Ponder this:

Sunday, September 18, 2011

Now this: This was a nightmare.

I'm at work, temporarily answering phones while the regular receptionist is out for an afternoon.
A man calls and says he wants to talk to the Chancellor or he'll send in a bomb.
I can't transfer the call because I don't know the Chancellor's extension.
The Chancellor himself calls me on an internal line, tells me, "If the man calls again, send him to me at extension 247."
"247 . . . 247 . . . 247 . . ." I mutter to myself nervously while I wait for the man to phone again. When he does, I try to transfer the call to extension 237, which does not exist. Now I have to deal with embarrassment as well as a real threat of true violence.
The security doorbell buzzes. I get up from the desk, go down the stairs, and open the door. A man puts into my arms a full-grown German Shepherd, "Here's Bob. He's loaded." The man leaves quickly, and horrified, I carry the beautiful black and silver dog back up the six stairs to the lobby, noting that he feels as if he has valises under his skin. In fact, he has explosives sewn under his skin; he is armed as a living bomb. I'm in fear for all our lives, not least the beautiful dog's. I'm on the floor, trying not to weep, trying to comfort the nervous dog, who in turn is trying to comfort me, when the Chancellor comes into the lobby and sits down at the receptionist's desk to manage the situation. With kind urgency, he dismisses me, and as I push open the heavy steel door to leave, a young and handsome dark-haired man grasps the edge of the door. 
"Who are you!" I shriek.
He's frantic. "I'm Bob's dog!" he shouts. "I mean . . . Bob is my dog!" The Chancellor comes to the top of the stairs and tells me, "Let him in."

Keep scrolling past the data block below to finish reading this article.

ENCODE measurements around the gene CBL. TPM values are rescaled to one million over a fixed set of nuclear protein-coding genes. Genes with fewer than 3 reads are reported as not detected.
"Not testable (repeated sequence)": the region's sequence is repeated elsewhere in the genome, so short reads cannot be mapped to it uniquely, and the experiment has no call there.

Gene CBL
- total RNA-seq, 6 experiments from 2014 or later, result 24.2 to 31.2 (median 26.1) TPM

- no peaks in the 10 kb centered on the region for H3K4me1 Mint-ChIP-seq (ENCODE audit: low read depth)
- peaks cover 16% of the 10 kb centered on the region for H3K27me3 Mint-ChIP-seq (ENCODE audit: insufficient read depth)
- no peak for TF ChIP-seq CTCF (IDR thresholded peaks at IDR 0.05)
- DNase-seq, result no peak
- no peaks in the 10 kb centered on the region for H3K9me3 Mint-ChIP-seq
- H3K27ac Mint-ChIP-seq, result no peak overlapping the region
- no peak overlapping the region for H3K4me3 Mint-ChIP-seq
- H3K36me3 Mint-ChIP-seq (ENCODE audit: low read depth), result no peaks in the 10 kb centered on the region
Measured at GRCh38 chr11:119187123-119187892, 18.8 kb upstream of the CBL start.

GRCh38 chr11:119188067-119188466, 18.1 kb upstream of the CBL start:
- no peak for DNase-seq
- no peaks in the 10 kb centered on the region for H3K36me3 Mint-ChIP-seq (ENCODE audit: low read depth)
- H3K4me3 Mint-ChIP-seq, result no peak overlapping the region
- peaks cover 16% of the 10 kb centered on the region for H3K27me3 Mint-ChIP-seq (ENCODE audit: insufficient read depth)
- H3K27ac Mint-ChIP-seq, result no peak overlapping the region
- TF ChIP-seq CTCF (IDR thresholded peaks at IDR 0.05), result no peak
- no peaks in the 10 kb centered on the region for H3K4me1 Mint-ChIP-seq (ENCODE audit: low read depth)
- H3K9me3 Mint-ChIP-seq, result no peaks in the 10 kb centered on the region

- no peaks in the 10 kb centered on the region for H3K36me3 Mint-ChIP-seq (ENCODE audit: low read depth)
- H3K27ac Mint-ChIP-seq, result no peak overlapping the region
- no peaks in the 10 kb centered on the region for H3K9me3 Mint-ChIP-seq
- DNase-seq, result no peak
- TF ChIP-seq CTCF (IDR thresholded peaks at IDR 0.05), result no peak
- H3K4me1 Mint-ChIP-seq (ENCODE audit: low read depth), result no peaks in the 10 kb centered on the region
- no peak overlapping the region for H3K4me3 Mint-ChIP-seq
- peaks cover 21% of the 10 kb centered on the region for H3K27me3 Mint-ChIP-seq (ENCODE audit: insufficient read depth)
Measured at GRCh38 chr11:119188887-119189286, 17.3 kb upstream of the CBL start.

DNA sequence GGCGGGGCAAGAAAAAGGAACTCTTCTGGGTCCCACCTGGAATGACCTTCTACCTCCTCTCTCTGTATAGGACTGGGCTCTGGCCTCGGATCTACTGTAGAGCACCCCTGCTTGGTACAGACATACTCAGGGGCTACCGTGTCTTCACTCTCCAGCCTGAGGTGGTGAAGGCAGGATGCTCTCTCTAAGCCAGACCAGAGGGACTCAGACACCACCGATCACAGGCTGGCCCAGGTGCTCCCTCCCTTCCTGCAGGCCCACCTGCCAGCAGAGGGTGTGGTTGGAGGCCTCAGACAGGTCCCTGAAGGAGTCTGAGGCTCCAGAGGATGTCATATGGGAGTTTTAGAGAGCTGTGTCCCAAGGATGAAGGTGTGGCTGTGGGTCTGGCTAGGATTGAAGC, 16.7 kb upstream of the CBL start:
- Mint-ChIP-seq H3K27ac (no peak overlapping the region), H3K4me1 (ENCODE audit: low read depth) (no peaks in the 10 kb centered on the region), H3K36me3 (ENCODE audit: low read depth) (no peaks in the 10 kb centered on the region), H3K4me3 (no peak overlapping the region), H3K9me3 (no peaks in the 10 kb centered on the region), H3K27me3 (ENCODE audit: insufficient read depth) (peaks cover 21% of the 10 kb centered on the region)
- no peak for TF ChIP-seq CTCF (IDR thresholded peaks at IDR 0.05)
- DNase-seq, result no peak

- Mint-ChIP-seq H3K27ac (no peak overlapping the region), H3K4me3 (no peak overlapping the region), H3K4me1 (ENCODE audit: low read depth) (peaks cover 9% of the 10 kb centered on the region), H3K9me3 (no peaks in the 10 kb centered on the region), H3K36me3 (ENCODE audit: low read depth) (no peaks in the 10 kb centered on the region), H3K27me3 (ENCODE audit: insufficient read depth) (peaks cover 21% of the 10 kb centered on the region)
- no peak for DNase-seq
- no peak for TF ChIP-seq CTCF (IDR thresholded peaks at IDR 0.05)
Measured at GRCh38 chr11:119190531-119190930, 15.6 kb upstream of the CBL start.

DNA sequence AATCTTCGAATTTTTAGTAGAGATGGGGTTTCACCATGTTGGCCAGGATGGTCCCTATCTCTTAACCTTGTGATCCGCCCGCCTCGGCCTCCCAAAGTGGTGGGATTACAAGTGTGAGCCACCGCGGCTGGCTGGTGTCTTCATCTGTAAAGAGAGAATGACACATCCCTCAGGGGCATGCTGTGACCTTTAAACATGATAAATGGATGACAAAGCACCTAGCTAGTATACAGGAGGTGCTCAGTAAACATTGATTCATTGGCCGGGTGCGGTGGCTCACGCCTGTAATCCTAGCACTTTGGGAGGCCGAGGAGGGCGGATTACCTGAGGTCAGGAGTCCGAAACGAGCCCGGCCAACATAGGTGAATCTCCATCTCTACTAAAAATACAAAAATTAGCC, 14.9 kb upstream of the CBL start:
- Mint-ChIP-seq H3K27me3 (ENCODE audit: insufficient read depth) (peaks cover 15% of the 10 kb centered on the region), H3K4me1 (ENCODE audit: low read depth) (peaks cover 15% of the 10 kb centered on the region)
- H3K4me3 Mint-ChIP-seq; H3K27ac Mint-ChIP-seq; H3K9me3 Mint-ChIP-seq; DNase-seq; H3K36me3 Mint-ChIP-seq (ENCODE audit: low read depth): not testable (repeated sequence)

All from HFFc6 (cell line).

I leave the building and wander through the campus with tears rolling down my face, expecting at any moment to hear a loud explosion. 
Sirens in the distance...


And, thank God, then I woke up.
If this doesn't stop soon, I might have to stop sleeping.

12 comments:

Linda Myers said...

Such a vivid nightmare.

#1Nana said...

Almost makes you want to smoke a cigarette to calm down!

Olga said...

Yikes. I know the feeling of waking up after a bad dream.

Carolynn said...

Oh my gawd. Don't DO that!!! You totally had me going. *heavy sigh*

SmitoniusAndSonata said...

It's not fair , your dreams are far zippier than mine .

Hilary said...

When these become daydreams, time to quit the Chantix.

Lynette said...

It's astonishing enough to have dreamt it. To limn it so perfectly is a gift.

Friko said...

Golly, you have an exciting life. What are your waking hours like?

fiftyodd said...

I am always dreaming that I have had my passport/money/handbag stolen. I wake up in a sweat every time.

Grandmother said...

For how long do you have to take the Chantix? But, still- what vivid access to your unconscious mind. Your dreams would be great sparks for stories. They're so immediate and rich in feeling.

Kathy's Klothesline said...

Wow. I dream like that. So vivid and real. My husband either doesn't dream or doeasn't remember what he dreams ..... I think he is defective or something. Some of my dreams are really comforting, but some leave me in a cold sweat with my heart in my throat.

This is my first visit, I will be back!

Barb said...

Thank God - just a dream. But, unfortunately, could be true...